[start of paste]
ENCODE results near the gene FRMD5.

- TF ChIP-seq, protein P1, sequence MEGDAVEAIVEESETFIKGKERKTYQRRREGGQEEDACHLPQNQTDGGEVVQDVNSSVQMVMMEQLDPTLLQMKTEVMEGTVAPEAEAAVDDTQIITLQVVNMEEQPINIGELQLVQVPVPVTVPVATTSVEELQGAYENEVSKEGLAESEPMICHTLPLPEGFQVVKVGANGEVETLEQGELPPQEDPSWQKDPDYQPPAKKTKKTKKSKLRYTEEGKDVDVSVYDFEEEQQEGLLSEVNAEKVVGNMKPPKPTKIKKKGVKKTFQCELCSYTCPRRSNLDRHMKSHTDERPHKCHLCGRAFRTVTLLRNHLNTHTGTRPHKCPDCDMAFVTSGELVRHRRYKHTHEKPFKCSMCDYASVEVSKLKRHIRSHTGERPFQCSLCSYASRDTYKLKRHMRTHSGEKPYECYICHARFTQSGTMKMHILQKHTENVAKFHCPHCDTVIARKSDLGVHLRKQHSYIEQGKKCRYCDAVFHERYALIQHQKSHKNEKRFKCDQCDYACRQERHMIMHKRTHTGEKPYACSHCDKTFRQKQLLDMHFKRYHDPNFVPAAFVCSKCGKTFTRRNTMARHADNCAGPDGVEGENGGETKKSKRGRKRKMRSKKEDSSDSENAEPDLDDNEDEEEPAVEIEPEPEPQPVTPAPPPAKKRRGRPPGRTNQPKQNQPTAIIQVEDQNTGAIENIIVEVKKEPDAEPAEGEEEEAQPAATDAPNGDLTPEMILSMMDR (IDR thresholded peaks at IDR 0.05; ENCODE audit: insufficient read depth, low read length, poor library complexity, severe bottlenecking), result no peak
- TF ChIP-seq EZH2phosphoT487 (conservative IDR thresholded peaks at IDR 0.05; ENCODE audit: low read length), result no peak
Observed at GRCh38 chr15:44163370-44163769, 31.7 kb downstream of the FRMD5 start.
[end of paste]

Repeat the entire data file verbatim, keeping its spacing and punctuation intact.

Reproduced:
ENCODE results near the gene FRMD5.

- TF ChIP-seq, protein P1, sequence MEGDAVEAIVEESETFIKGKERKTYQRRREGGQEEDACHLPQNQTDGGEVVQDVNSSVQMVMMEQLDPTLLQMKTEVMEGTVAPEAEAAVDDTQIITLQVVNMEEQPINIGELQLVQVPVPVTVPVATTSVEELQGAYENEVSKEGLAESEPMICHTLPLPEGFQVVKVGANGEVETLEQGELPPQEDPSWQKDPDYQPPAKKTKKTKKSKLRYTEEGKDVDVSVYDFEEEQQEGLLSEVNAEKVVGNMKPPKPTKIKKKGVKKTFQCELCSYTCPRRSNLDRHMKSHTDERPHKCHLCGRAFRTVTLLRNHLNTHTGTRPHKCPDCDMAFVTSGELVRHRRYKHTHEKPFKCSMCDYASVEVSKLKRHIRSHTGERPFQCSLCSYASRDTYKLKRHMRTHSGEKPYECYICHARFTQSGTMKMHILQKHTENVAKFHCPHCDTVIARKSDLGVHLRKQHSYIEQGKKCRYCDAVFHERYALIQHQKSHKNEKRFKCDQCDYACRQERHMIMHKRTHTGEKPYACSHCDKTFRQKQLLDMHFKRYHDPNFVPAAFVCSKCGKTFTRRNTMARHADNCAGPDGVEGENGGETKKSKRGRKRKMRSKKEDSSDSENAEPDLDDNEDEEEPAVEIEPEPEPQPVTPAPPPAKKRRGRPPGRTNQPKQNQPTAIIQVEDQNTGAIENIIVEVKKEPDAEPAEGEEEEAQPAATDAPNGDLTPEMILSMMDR (IDR thresholded peaks at IDR 0.05; ENCODE audit: insufficient read depth, low read length, poor library complexity, severe bottlenecking), result no peak
- TF ChIP-seq EZH2phosphoT487 (conservative IDR thresholded peaks at IDR 0.05; ENCODE audit: low read length), result no peak
Observed at GRCh38 chr15:44163370-44163769, 31.7 kb downstream of the FRMD5 start.